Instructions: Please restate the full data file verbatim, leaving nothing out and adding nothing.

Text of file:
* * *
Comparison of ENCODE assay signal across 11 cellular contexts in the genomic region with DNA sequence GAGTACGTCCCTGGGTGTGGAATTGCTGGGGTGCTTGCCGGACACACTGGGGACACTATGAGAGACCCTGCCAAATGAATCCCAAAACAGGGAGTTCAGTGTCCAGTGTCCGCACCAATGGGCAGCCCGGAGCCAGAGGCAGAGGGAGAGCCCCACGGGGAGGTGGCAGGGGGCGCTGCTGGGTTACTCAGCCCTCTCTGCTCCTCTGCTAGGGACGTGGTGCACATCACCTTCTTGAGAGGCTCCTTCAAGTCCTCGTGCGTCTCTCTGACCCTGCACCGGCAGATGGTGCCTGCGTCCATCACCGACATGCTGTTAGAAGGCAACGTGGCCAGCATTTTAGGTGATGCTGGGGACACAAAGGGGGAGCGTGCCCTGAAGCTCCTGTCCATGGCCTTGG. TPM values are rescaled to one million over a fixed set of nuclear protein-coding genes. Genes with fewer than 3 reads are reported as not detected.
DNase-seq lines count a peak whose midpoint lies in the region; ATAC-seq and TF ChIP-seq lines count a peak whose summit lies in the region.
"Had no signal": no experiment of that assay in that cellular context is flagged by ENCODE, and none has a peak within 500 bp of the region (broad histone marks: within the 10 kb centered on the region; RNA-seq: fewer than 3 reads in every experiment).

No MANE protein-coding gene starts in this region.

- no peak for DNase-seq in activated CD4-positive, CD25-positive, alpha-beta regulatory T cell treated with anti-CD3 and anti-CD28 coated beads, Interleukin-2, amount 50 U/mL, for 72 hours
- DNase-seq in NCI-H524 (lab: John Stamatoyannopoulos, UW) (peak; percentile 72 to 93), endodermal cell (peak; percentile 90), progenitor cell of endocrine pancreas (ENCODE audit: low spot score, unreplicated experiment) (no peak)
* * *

Comparison of ENCODE assay signal across 11 cellular contexts in the genomic region with DNA sequence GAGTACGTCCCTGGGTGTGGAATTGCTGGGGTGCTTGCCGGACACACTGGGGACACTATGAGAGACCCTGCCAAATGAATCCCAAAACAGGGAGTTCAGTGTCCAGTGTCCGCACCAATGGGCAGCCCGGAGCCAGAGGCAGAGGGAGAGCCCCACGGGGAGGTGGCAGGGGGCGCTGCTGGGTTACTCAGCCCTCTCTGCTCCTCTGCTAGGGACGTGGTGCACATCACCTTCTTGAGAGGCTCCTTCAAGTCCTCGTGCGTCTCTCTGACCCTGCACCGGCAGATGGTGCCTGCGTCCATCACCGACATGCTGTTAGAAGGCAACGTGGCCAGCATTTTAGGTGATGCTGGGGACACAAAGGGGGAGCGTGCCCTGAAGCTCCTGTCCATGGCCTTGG. TPM values are rescaled to one million over a fixed set of nuclear protein-coding genes. Genes with fewer than 3 reads are reported as not detected.
DNase-seq lines count a peak whose midpoint lies in the region; ATAC-seq and TF ChIP-seq lines count a peak whose summit lies in the region.
"Had no signal": no experiment of that assay in that cellular context is flagged by ENCODE, and none has a peak within 500 bp of the region (broad histone marks: within the 10 kb centered on the region; RNA-seq: fewer than 3 reads in every experiment).

No MANE protein-coding gene starts in this region.

- no peak for DNase-seq in activated CD4-positive, CD25-positive, alpha-beta regulatory T cell treated with anti-CD3 and anti-CD28 coated beads, Interleukin-2, amount 50 U/mL, for 72 hours
- DNase-seq in NCI-H524 (lab: John Stamatoyannopoulos, UW) (peak; percentile 72 to 93), endodermal cell (peak; percentile 90), progenitor cell of endocrine pancreas (ENCODE audit: low spot score, unreplicated experiment) (no peak)